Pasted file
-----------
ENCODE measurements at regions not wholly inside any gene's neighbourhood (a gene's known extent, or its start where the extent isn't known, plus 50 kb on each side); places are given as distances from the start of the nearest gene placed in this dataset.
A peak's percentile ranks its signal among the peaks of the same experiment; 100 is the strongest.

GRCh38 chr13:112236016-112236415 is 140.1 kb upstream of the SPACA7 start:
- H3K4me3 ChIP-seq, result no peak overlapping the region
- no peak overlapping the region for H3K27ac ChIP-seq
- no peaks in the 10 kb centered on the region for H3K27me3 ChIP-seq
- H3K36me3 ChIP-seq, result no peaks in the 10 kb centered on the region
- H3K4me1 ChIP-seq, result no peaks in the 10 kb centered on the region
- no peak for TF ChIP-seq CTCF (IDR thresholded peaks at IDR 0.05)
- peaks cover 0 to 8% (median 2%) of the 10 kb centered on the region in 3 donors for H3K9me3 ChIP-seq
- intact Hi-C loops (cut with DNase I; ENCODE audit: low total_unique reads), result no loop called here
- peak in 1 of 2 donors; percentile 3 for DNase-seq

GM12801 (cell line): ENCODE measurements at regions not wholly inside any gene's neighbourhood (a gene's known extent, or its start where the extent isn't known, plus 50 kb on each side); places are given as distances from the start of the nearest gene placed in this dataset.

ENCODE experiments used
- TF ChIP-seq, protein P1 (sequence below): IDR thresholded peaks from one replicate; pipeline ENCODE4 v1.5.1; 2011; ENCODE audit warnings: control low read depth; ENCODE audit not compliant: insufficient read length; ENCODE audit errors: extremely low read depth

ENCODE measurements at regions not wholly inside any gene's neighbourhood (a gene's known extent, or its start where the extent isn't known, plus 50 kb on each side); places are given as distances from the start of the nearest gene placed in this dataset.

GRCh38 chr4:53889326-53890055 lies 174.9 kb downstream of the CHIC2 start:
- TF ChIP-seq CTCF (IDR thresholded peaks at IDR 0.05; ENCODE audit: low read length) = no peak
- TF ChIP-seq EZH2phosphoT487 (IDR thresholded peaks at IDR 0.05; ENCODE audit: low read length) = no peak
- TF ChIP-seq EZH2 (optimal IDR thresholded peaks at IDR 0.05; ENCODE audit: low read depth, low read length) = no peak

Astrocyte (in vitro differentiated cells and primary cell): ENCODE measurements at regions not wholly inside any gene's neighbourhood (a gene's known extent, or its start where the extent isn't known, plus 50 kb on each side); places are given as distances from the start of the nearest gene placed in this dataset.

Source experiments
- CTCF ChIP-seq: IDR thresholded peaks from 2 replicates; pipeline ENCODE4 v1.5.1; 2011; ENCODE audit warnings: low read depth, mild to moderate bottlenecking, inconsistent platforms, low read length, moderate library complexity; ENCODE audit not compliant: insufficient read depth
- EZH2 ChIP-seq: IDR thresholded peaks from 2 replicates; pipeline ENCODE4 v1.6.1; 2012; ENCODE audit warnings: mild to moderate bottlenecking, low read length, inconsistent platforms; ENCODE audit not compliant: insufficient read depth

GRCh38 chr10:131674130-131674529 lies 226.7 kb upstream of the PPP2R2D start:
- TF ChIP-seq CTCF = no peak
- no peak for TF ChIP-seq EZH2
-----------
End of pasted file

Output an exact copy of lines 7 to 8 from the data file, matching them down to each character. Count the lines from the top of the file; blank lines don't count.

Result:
- H3K36me3 ChIP-seq, result no peaks in the 10 kb centered on the region
- H3K4me1 ChIP-seq, result no peaks in the 10 kb centered on the region